I dont know if i understand this correctly and i think im pretty intelegent.
Does this mean that an A-class thai boxer with a Brown Belt in BJJ and 5 years exp at international level in wrestling with an MMA record of ? lets say 22-2-0 does not even qualify for the first course.
But some guy with a 1st dan in TKD does?
I have a friend who is a 2nd dan in TKD (pm for details if you think im bs'ing) and he "wouldnt go near MMA as it isnt his sport" but he qualifies for this course!.
*takes a good look at himself in the mirror doubting himself* and says:
"is it just me ...... seriuosly man ...... is it just me"
please help as i either genuinely dont understand or it really is as rediculous as i first thought.
I think it's ridiculous how these bodies think that just because they've got experience in running one sport, that they have the right to Govern/Sanction or be an authority in another... Each sport should have their own respective bodies, and this goes for all the combat sports - Kickboxing, Muay Thai, MMA, etc... Look at the mess that the Martial Arts are in as far as competition goes - you have the WKA/ISKA/WAKO and about 20 other bodies all promoting full contact, semi-contact, light continuous, bloody musical forms??, kata, weapons, etc, and it's lead to a complete watering down of the titles.
Keep MMA separate. The UK's top-MMA people should simply create a Board of Representatives and all agree the rules & regulations, standards and penalties for breaches. It doesn't have to affect smaller promotions from running their own 'Association Championships', but when it comes to National Titles only one is enough....
If something is not done, then somebody like the UFC may just come along and create an official UFC-UK champion, the the sport will be in the hands of one big greedy American corporation.
Our criteria can be seen for both coach and grades, for those who wish it, here www.mmacoach.co.uk
Constructive criticism accepted with pleasure ladies and gents, everyone may not agree of course but after many discussions it seemed the fairest way for us, again its there if needed and if not then fine - what we won't be doing however is advertising it in the media etc.
Andy, fair play on trying to establish an insurance for MMA. A couple of things I wanted to ask.
1) a requirement of 10 wins across the board is necessary. What about clubs starting out? How do they get insured/qualified? Or do they just go uninsured and unqualified until they get their wins.... it's not really safe guarding the growth of sport for the future is it. Only exisiting clubs with the appropriate wins will be able to regrister.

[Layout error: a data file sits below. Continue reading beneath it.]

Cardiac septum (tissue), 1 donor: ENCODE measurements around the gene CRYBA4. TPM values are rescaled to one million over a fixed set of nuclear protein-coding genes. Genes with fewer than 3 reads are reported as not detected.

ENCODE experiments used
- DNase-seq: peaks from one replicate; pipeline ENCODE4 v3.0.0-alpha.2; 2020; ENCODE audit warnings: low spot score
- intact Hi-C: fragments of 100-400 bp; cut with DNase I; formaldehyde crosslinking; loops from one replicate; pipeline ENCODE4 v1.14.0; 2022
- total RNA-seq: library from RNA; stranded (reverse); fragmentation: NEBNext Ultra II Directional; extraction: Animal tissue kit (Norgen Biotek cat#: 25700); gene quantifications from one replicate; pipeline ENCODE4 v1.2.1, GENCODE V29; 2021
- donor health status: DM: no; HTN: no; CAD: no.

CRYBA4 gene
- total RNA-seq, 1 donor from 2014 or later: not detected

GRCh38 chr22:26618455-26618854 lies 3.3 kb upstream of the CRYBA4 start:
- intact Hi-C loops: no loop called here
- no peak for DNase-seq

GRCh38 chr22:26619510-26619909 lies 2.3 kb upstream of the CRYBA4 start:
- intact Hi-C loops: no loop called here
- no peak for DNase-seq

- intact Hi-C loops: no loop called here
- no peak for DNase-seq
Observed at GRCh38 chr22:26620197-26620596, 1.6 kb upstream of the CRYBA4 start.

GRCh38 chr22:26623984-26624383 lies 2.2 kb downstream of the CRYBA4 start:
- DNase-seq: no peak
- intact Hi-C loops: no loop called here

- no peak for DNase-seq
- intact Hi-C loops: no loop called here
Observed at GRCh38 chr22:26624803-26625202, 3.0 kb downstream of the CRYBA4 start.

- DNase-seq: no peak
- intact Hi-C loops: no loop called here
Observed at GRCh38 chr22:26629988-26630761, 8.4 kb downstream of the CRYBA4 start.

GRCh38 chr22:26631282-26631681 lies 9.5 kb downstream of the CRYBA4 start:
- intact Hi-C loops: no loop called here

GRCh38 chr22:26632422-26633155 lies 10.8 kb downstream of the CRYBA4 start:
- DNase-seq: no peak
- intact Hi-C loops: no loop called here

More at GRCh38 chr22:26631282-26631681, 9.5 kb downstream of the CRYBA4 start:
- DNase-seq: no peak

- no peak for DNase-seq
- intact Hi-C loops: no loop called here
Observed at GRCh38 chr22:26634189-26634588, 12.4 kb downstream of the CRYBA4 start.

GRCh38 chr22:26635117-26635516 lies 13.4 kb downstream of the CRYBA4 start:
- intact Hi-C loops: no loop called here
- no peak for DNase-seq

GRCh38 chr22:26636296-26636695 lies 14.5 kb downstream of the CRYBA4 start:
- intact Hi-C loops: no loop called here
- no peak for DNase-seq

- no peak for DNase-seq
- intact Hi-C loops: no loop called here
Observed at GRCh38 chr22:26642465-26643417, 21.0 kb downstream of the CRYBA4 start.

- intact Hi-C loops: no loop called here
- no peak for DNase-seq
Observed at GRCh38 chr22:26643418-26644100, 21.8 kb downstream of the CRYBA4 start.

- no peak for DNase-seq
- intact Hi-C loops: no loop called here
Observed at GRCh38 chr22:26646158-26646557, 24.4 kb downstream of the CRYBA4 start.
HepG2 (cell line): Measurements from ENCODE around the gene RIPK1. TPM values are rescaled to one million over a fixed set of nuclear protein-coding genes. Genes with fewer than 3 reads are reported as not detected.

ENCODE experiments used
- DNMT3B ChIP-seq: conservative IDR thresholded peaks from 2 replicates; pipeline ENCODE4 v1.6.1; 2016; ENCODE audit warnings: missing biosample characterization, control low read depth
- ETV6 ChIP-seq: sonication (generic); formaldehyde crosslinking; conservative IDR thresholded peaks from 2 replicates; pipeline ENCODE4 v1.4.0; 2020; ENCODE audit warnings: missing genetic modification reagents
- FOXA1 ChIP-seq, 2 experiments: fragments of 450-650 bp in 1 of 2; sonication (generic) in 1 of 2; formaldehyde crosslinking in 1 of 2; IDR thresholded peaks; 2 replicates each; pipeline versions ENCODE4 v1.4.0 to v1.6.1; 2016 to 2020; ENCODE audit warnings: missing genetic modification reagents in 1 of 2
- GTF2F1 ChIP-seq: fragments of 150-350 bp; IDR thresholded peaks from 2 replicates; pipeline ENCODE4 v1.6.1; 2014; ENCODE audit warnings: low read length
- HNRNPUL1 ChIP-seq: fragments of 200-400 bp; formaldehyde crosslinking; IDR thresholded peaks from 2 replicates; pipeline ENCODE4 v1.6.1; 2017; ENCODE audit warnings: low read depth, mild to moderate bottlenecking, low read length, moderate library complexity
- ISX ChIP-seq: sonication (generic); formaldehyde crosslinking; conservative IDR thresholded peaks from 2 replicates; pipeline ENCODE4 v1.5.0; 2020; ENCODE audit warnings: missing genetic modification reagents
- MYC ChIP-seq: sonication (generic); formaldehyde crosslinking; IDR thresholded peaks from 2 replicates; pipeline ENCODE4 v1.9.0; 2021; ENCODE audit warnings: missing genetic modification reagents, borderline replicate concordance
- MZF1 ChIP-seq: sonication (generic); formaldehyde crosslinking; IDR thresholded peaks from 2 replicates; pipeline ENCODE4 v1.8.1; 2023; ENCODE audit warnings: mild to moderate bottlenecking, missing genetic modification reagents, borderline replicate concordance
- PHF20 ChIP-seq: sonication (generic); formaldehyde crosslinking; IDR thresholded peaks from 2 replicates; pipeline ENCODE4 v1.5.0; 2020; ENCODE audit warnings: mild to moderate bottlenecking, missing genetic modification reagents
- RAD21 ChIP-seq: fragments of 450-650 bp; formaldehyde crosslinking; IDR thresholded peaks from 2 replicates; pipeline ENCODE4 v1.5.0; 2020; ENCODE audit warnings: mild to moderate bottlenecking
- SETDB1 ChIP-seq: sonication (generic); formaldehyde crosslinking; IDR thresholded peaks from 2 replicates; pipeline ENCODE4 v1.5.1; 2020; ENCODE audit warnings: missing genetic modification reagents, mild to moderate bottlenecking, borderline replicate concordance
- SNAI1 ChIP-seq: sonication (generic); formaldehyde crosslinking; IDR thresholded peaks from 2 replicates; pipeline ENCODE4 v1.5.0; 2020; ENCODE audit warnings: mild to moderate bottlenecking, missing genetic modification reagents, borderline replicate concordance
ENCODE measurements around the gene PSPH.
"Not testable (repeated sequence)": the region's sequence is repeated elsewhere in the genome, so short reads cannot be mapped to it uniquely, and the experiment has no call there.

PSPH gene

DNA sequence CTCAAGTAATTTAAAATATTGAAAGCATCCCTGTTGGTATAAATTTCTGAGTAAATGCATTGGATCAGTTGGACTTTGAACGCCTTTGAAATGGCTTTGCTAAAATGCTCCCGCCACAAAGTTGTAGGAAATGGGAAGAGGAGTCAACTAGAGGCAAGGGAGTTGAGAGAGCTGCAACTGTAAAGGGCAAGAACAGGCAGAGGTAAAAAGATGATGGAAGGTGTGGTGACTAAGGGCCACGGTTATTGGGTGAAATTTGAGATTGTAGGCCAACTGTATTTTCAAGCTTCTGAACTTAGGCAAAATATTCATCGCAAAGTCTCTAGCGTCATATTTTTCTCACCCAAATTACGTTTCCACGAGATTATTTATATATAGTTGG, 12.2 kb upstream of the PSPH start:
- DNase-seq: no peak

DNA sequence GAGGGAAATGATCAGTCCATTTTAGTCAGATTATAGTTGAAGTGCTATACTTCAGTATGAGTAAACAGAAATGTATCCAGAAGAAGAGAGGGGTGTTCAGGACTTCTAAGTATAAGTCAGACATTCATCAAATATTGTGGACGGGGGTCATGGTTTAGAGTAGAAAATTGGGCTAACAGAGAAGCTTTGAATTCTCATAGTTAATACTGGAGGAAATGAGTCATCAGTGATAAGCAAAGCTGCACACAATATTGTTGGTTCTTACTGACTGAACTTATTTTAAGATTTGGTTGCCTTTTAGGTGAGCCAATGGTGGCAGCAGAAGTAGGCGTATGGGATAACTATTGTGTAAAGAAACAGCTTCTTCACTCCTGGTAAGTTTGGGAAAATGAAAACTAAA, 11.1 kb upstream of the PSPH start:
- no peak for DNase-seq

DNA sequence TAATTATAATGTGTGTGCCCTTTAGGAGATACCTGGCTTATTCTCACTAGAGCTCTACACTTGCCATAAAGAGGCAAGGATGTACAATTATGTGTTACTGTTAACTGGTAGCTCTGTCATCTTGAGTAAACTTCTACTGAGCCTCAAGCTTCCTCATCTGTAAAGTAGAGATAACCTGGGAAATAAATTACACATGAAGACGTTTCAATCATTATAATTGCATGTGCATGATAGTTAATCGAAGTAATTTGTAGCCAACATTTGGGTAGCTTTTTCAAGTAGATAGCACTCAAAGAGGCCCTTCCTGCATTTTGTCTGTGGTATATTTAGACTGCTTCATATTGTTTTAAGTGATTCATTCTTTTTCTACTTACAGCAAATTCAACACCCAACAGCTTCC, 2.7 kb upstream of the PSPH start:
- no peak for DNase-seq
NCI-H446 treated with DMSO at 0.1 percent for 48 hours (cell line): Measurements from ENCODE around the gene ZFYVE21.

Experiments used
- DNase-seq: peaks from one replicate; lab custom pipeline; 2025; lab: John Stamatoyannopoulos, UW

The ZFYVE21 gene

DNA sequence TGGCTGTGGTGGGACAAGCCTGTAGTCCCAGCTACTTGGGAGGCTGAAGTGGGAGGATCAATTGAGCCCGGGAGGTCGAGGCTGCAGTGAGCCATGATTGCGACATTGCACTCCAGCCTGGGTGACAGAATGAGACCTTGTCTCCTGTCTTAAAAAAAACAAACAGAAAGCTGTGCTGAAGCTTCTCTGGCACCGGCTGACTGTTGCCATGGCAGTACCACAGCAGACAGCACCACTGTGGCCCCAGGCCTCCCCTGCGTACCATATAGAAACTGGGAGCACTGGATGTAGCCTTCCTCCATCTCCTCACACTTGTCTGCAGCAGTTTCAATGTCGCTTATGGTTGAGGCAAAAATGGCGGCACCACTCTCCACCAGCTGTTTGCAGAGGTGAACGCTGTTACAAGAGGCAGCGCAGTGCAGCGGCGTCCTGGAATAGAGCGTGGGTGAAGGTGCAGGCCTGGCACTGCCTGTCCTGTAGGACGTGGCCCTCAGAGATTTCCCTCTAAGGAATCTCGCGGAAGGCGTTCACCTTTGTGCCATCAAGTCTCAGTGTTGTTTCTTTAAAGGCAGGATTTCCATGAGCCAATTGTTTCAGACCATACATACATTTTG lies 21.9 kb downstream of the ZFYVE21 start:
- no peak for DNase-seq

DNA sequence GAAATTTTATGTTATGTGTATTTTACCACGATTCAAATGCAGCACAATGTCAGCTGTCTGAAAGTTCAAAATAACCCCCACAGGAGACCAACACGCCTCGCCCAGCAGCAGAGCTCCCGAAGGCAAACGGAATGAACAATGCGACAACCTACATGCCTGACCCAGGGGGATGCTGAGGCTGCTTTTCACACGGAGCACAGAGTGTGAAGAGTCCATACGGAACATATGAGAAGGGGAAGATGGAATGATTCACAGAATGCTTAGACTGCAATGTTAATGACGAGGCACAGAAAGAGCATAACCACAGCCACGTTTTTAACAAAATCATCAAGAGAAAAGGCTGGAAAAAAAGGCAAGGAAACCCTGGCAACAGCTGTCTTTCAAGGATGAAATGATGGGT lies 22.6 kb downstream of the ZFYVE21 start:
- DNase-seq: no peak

2)wining is great but it doesn't mean that when a person losses they are crap, just they they fought someone better on the day. You stated that these wins would be looked into to insure integrity (not a white wash) But what happens with close fights, decsions that go against a person? Surely the entire record should be looked at (W-L-D).
3) if sparring (when including hits on the ground) is not covered, then is this not pretty useless as most MMA clubs will carry out sparring including hits on the ground (other wise it's just kickboxing, clinch, and submission grappling.. not MMA really) as part of stress innoculation prior to competition. If this isn't done in the club, then there will be more injuries during competition as people will not be able to adequately 'ride the storm' under pressure.
4) what about clubs practising defense of ground n pound for self defense? Again if you are wanting realistic training, you will isolate this is drilling, but then go live and stress innoculate in sparring. How is this cover by insurance? Or training realistically is seen as uninsurable... and hence we can only drill things and not really know if what we are learning actually works?
Back to the WAKO debate or even getting a BB in MMA.... why are we trying to say that a coach has to have a BB or an extensive fight record. In boxing (where there is no such thing as a BB), I have seen many great coaches who where not great or top athletes themsleves (Freddie Roach comes to mind), some have no personal ring experience. But what the do have is coaching skills - the ability to take a person from A to B all the way to Z. Boxing Coaches courses seem to not revolve around techniques and drills but coaching theories, communication, etc.... and it's this that I think WAKO and other firms are trying to establish, rather than some meathead who may have skills running a 'fight club' type of arrangement where they just get people to beat up one another.
That aside should insurance ever become available everything will change as it will be the insurer setting the requirements not us or anybody else.
Also who would be represented?
just take all willing promotions that have held an event larger than 500 people? or top 10 biggest promotion and convince them to sit down and establish rules? Then just say this is what we think, smaller promotions take it or leave it? Also which promotion would get to host the uk title fights? arguments about money and advertising will ensue.
sorry that came across really negative, im only asking coz i think its a good idea.
I think people should stop being negative and just be greatful there are people willing to put in the effort to put this together. Constructive criticism will move us forward...
It's not being negative, it is indeed constructive criticism.
I think that being able to teach MMA (which means UFC etc style fights in a ring or cage, not a mix of traditional martial arts) requires far more than a dan grade in any TMA. In fact, I don't think a dan grade in a TMA is in anyway necessary and is a silly prerequisite to have. Also, to not require any grappling credentials before qualifiying someone to teach MMA is just ridiculous. (Assuming what cmaauk has said is true).